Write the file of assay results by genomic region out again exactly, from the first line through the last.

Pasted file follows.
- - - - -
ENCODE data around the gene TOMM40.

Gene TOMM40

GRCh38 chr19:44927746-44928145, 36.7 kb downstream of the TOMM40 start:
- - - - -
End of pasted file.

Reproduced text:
ENCODE data around the gene TOMM40.

Gene TOMM40

GRCh38 chr19:44927746-44928145, 36.7 kb downstream of the TOMM40 start: